Many cookie decorators use Royal Icing and for good reason, it’s versatile and has excellent keeping qualities. But one of the ingredients of Royal Icing is egg whites. My hubby and I don’t eat eggs (and haven’t for decades), so, I use an old-fashioned Butter Frosting. Plus Butter Frosting tastes MUCH better! (I’ve been told by folks in the know.)
Simple Butter Frosting for Cookie Decorating
* Organic (salted) Butter, 4 Tablespoons (1/2 cube)
* Organic Confectioner’s Sugar, 2 cups, sifted (lump free)
* Organic Vanilla, 1/4 teaspoon
* Organic Whole Milk, 1-2 Tablespoons or more as needed for the “perfect” consistency (not too stiff or too runny)
~ CREAM the butter until very soft.
~ Slowly ADD the confectioners sugar, a cup at a time, mixing very thoroughly.
~ ADD a drop (or several) of milk as the mixture gets too stiff.
~ FLAVOR with the vanilla.
~ ADJUST frosting consistency and texture with a bit more milk, until it holds a peak, but still is malleable enough to blend if the surface is slightly marred.
~ DIVIDE the frosting into smaller bowls and color with edible gel tints. (I chose a theme of white, yellow and gold.)
Invited my girlfriend, Pam, over Saturday to decorate with me. She and I both enjoy food, cooking, and decorative details so I thought it would be a fun way to stay inspired and have a catch-up chat.
There are a few ‘tools’ that made our cookie decorating easier: disposable frosting bags (which can be washed and re-used if you wish), with a set of couplers and screw rings, #4 frosting nozzle was the perfect size for all-round use (you can purchase larger or smaller sizes for other details or functions, tweezers for picking up and placing the sugar pearls, nut picks for manipulating the frosting or scattered glitter sugar crystals.
Then it was time to experiment with decorating designs!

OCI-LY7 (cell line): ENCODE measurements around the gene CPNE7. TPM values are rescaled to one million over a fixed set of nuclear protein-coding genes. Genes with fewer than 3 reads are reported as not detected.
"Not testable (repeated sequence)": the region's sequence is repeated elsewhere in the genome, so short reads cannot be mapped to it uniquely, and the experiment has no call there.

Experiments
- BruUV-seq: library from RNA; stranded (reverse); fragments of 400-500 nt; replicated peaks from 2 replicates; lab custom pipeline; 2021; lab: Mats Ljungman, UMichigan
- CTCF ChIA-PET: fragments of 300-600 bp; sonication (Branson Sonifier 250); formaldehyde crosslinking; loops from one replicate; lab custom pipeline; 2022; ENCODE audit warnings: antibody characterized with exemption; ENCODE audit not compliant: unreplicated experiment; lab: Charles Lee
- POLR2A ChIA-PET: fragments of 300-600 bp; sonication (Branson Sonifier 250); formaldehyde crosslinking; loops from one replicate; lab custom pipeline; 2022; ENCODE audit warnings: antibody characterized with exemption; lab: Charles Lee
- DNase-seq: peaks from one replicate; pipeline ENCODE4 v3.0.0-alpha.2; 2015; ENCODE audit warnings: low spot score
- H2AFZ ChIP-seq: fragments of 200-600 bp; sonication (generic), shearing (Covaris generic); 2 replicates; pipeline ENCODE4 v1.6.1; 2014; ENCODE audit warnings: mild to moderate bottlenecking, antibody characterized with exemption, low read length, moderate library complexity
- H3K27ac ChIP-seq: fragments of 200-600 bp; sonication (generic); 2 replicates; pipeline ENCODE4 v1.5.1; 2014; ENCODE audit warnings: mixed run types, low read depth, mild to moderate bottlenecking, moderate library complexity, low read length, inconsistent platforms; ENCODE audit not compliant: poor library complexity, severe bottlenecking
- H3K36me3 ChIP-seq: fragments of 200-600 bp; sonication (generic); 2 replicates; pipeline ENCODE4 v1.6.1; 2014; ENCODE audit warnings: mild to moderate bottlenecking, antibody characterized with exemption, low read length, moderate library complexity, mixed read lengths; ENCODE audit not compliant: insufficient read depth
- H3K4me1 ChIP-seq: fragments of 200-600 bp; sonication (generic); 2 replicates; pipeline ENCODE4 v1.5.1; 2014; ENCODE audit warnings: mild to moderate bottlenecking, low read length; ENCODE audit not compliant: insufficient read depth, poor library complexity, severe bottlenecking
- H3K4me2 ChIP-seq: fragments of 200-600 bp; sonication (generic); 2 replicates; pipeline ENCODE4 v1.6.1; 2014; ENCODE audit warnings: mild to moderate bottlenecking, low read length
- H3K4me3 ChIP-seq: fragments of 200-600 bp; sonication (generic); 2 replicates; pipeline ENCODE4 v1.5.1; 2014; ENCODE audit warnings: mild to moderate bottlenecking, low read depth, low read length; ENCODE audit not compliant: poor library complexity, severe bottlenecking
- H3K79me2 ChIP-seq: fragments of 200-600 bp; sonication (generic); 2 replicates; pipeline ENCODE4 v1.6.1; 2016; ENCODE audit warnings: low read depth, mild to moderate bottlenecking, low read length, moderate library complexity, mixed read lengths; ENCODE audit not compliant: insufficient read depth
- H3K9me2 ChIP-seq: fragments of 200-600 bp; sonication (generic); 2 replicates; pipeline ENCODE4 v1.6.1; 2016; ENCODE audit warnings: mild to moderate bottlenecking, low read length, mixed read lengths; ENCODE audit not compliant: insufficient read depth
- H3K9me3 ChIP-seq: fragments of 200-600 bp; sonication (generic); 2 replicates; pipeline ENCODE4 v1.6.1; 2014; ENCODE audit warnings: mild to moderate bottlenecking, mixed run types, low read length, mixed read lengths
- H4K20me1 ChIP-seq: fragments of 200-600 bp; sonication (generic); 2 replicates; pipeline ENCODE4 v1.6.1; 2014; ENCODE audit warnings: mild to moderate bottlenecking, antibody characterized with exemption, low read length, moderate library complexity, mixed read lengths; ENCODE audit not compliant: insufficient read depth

The spiral belly cookie at the top of this post was my first idea…and a favorite. The spiral pattern wasn’t planned, but simply a way to cover the center of the cookie with frosting, which I was intending to smooth out. But I liked the pattern and left it alone.
Next, I tried making the ‘diamond’ fancier with a tan hued vanilla sugar glitter accent, but decided it wasn’t particularly outstanding. Though it smelled wonderful and would be good for certain designs.
Added the numerals 75 in the center of the cookie, an idea I liked. But the naked cookie showing bothered me and I wasn’t confident of being able to neatly fill in those empty spaces with a contrasting frosting.
Pam and I both liked the tangerine hued frosting covered with the yellow sugar glitter. I wanted to use it somewhere in my final design. Decided the center of the cookie was best. (NOTE: You can change the colors of your frosting subtly by using colored sugar glitter over the frosting.) Wondered if I could pipe frosting over the glitter sugar surface, so I did a few tests on the cut out rounds you see in Pam’s ring cookie photo. It worked GREAT as you can see in the photo here.
So my finished design looked like this:
Decorated my final entries the following day. Only to discover, it’s challenging to get the designs to look exactly the same. My cookies weren’t perfect and the sugar glitter spread ‘out of the lines’ defined by the frosting colors.
I’m not sure how the judges will rate my cookie entry? But they were pretty and I was pleased enough. Much to my surprise, my Facebook friends were enchanted! And inspired to try their hands at fancy cookie decorating one of these days.
I would have enjoyed doing an entry of three DIFFERENT designs, rather than all the same pattern. I’ll suggest that to the fair contest planner for next year. Till then I’m going to find excuses to practice my skills. Pam’s ready to come back and give cookie decorating another go!
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If you need a good sugar cookie recipe, the one I used was a combo of an old-fashioned recipe from my Fannie Farmer cookbook and one from Sweetopia.